Eugene L Babcock, Age 66Grand Rapids, MI

Eugene Babcock Phones & Addresses

Grand Rapids, MI

Ada, MI

21845 Heatherwood Ln, Yorba Linda, CA 92887 (714) 693-1365

7301 Monaco St, Miami, FL 33143 (305) 740-9249 (305) 740-9250

Coral Gables, FL

Placentia, CA

Vista, CA

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Mentions for Eugene L Babcock

Business & Organization Records

Name / TitleCompany / ClassificationPhones & Addresses
Eugene Babcock
Vice President
Clinical Diagnostics Division 4300 N Hbr Blvd #A37C, Fullerton, CA 92835
(714) 871-4848
Eugene Babcock
Vice President,Director
COULTER CORPORATION 11800 SW 147 Ave, Miami, FL 33196
Eugene Babcock
Vice President of Cellular Marketing and Development
Beckman Coulter 250 S Kraember Blvd, Brea, CA 92821
250 S Kraemer Blvd, Brea, CA 92821
1209 Orange Street  , Wilmington, DE 19801
209 W Washington St, Charleston, WV 25302
(714) 993-5321, (714) 773-8283, (800) 526-3821, (714) 961-3300
Eugene Babcock
President, Vice President
Coulter Holdings, Inc PO Box 169015, Miami, FL 33116
Eugene Babcock
Vice President, Vpfin
Coulter Corporation 11800 SW 147 Ave, Miami, FL 33196
11800 S W 147 Ave, Miami, FL 33196
1180 SW 147 Ave M/C32B05, Miami, FL 33196
(305) 380-3800


Us Patents

Method Of Forming Detector Array Contact Bumps For Improved Lift Off Of Excess Metal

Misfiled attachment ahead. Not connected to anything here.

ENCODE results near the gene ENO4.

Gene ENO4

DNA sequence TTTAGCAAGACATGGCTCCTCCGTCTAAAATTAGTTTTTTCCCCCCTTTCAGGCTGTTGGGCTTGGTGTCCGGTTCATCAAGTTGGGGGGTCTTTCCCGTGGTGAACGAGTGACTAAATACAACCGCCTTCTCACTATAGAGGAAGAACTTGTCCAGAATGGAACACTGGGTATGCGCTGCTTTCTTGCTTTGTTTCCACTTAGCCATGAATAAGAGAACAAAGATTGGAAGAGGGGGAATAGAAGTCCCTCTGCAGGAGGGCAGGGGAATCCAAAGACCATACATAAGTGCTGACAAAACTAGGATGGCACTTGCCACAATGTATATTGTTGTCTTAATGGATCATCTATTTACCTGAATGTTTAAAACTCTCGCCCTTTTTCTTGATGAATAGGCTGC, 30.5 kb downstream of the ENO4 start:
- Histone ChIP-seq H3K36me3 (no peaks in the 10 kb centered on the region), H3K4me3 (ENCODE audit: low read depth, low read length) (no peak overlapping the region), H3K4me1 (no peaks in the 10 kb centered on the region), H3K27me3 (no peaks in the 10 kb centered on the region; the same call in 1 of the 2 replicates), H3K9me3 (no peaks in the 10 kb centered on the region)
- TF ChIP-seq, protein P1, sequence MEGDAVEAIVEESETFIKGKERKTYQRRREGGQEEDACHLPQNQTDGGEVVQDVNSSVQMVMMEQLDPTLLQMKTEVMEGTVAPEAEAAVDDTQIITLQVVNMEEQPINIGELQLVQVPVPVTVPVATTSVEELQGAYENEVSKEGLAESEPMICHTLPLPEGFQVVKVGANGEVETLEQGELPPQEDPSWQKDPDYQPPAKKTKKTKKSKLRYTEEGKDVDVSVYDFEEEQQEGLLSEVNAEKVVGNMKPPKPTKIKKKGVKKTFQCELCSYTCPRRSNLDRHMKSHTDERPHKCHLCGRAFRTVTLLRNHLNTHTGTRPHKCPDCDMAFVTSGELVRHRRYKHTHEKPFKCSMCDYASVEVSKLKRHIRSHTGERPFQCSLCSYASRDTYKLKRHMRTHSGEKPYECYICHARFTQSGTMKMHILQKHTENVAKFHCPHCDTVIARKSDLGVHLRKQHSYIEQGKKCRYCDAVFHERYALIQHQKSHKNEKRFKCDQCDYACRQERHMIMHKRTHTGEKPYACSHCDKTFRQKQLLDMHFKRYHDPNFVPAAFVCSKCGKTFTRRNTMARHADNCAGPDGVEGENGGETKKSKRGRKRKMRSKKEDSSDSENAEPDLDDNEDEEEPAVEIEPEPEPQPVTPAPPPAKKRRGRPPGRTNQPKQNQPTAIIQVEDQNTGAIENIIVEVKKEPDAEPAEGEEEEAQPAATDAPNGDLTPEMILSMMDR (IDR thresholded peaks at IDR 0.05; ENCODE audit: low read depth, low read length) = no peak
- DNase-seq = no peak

US Patent:
5091288, Feb 25, 1992
Oct 27, 1989
Appl. No.:
Pierino I. Zappella - Garden Grove CA
Angel A. Pepe - Irvine CA
William R. Fewer - Diamond Bar CA
Eugene J. Babcock - Garden Grove CA
Rockwell International Corporation - El Segundo CA
International Classification:
G03C 516
US Classification:
An improved method of forming metal contact bumps for infrared detector array includes depositing a thick layer of positive organic photoresist, and exposing the entire layer to light. A second, substantially thinner layer of photoresist is then applied, and exposed with a pattern of light corresponding to the contact bumps desired. The photoresist is developed to resolve the pattern in the top thin film, and the underlying thick resist is isotropically developed down to the substrate surface and under a portion of the remaining unexposed top layer. the metal to form the contact bumps is then deposited, preferably by evaporative deposition. The overhanging edges of the top layer of photoresist prevent continuous metal step coverage between the surface of the photoresist layer and the bumps formed on the substrate surface in the cavity. The remaining photoresist is then dissolved, and the metal deposited on the surface of the second layer is readily removed.

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